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Pulitzer, a foreign-born American from Hungary, who founded the widely-known newspaper, The New York World; who gave $1,000,000 to Columbia University for the first school of journalism in America; who raised funds to bring the Bartholdi Statue of Liberty to America and place it at the entrance of New York Harbor, and who always dedicated his journalistic talent to the cause of the people.)


The proudest now is but my peer,

The highest not more high:
Today, of all the weary year,

A king of men am I.
Today, alike are great and small,

The nameless and the known;
My palace is the people's hall,

The ballot box my throne!
Who serves today upon the list

Beside the served shall stand;
Alike the brown and wrinkled fist,

The gloved and dainty hand!
The rich is level with the poor,

The weak is strong today;
And sleekest broadcloth counts no more

Than homespun frock of gray.
Today let pomp and vain pretence

My stubborn right abide;
I set a plain man's common sense

Against the pedant's pride.
Today shall simple manhood try

The strength of gold and land;
The wide world has not wealth to buy

The power in my right hand!
While there's a grief to seek redress,

Or balance to adjust,
Where weighs our living manhood less

Than Mammom's vilest dust-
While there's a right to need my vote,

A wrong to sweep away,
Up! clouted knee and ragged coat!
A man's a man today!


Chapter 11

Suggestions for



WOODROW Wilson, Twenty-seventh President of the United States

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This is the only country in the world which experiences this constant and repeated rebirth. Other countries depend upon the multiplication of their own native people. This country is constantly drinking strength out of new sources by the voluntary association with it of great bodies of strong men and forward-looking women out of other lands. And so by the gift of the free will of independent people it is being constantly renewed from generation to generation by the same process by which it was originally created. *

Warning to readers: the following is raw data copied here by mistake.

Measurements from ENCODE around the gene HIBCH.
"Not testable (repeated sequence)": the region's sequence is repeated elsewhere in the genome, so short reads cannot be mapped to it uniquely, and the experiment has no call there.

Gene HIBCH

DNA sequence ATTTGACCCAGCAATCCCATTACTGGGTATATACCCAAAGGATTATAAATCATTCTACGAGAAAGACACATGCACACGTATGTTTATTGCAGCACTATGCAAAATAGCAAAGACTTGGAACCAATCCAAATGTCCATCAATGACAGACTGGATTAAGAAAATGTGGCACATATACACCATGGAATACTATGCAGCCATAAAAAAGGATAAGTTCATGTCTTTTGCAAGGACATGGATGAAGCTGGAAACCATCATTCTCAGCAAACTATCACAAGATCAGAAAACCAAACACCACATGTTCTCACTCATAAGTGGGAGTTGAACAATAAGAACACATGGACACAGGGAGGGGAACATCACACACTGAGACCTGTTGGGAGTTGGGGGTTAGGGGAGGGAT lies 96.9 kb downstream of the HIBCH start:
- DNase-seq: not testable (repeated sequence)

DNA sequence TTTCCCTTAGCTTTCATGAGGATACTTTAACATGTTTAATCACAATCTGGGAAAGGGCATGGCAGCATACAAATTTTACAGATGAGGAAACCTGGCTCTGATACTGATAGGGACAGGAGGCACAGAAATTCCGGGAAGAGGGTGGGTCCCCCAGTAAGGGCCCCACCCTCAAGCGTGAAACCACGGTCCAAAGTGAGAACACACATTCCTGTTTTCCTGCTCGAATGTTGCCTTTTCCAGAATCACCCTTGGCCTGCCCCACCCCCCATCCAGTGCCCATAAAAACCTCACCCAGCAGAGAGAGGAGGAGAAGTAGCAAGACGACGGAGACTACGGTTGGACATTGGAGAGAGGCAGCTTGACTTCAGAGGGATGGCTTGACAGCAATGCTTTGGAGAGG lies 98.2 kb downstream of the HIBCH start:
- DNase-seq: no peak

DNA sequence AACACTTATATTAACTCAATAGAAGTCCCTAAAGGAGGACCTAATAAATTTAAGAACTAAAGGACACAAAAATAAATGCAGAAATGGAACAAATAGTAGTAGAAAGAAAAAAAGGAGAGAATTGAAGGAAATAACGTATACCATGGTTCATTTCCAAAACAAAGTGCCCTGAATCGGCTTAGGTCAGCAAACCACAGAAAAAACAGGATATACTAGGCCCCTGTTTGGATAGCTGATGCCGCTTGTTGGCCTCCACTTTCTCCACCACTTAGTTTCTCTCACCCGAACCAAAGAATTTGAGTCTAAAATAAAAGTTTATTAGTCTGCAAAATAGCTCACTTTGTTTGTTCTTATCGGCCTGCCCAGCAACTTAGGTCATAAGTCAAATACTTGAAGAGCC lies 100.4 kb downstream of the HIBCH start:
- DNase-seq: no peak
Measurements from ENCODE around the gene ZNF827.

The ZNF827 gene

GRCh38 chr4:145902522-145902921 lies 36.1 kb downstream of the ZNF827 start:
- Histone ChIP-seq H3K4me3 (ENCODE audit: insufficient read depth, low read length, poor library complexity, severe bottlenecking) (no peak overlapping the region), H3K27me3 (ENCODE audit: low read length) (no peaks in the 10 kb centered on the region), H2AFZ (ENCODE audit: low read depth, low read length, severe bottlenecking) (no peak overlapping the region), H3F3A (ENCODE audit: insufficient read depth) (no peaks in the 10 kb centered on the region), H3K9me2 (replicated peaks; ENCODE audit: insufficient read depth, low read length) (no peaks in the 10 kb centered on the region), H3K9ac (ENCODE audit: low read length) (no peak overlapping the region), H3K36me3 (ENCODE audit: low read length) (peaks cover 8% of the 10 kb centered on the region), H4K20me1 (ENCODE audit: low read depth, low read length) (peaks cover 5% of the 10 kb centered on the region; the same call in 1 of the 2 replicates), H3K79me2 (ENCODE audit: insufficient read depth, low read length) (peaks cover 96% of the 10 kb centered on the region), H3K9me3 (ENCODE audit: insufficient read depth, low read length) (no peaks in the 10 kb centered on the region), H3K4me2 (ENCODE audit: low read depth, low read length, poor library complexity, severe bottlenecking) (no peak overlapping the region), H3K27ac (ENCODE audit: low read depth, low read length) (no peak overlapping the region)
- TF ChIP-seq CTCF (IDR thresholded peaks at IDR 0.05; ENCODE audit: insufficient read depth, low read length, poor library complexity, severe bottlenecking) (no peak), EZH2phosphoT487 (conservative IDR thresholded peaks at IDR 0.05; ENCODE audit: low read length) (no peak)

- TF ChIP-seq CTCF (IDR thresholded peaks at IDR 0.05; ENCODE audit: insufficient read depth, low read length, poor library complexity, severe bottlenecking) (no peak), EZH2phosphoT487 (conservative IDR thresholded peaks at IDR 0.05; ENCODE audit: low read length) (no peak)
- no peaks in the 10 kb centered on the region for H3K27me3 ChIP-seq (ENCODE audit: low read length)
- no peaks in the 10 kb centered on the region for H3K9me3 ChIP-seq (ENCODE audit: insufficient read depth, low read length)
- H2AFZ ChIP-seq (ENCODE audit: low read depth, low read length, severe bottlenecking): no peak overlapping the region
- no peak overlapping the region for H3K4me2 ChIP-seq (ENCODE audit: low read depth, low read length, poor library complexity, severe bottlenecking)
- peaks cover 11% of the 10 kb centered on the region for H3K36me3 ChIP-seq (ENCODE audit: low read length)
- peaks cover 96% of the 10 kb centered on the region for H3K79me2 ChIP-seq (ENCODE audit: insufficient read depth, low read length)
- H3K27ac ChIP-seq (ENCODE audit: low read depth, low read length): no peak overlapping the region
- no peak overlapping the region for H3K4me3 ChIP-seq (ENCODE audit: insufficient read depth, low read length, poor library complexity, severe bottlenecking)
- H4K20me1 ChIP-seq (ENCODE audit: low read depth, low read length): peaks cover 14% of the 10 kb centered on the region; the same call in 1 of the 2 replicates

You have just taken an oath of allegiance to the United States. Of allegiance to whom? Of allegiance to no one, unless it be God-certainly not of allegiance to those who temporarily represent this great Government. You have taken an oath of allegiance to a great ideal, to a great body of principles, to a great hope of the human race. You have said, “We are going to America not only to earn a living, not only to seek the things which it was more difficult to obtain where we were born, but to help forward the great enterprises of the human spirit—to let men know that everywhere in the world there are men who will cross strange oceans and go where a speech is spoken which is alien to them if they can but satisfy their quest for what their spirits crave; knowing that whatever the speech there is but one longing and utterance of the human heart, and that is for liberty and justice.” And while you bring all countries with you, you come with a purpose of leaving all other countries behind you—bringing what is best of their spirit, but not looking over your shoulders and seeking to perpetuate what you intended to leave behind in them.

My urgent advice to you would be, not only always to think first of America, but always, also, to think first of humanity. * * # America was created to unite mankind by those passions which lift and not by the passions which separate and debase. * * * We came to America, either ourselves or in the persons of our ancestors, to better the ideals of men,






Excerpts from an address to 5,000 newly naturalized citizens at proceedings of the naturalization reception, held at Philadelphia, Pa., May 10, 1915.

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to make them see finer things than they had seen before, to get rid of the things that divide and to make sure of the things that unite.

I was born in America. You dreamed dreams of what America was to be, and I hope you brought the dreams with you. No man that does not see visions will ever realize any high hope or undertake any high enterprise. Just because you brought dreams with you, America is more likely to realize dreams such as you brought. You are enriching us if you came expecting us to be better than we are.

A nation that is not constantly renewed out of new sources is apt to have the narrowness and prejudice of a family; whereas, America must have this consciousness, that on all sides it touches elbows and touches hearts with all the nations of mankind.

You have come into this great Nation voluntarily seeking something that we have to give, and all that we have to give is this: We cannot exempt you from work. No man is exempt from work anywhere in the world, We cannot exempt you from the strife and the heartbreaking burden of the struggle of the day-that is common to mankind everywhere; we cannot exempt you from the loads that you must carry. We can only make them light by the spirit in which they are carried. That is the spirit of hope, it is the spirit of liberty, it is the spirit of justice.




ROBERT N. WILKIN, Judge, United States District Court, Northern District

of Ohio

The enthusiasm of naturalized citizens for citizenship, their gratitude for its rights and privileges, stand in marked contrast to the indifference of some people who acquired their citizenship by birth. Too often what is easily acquired is little valued.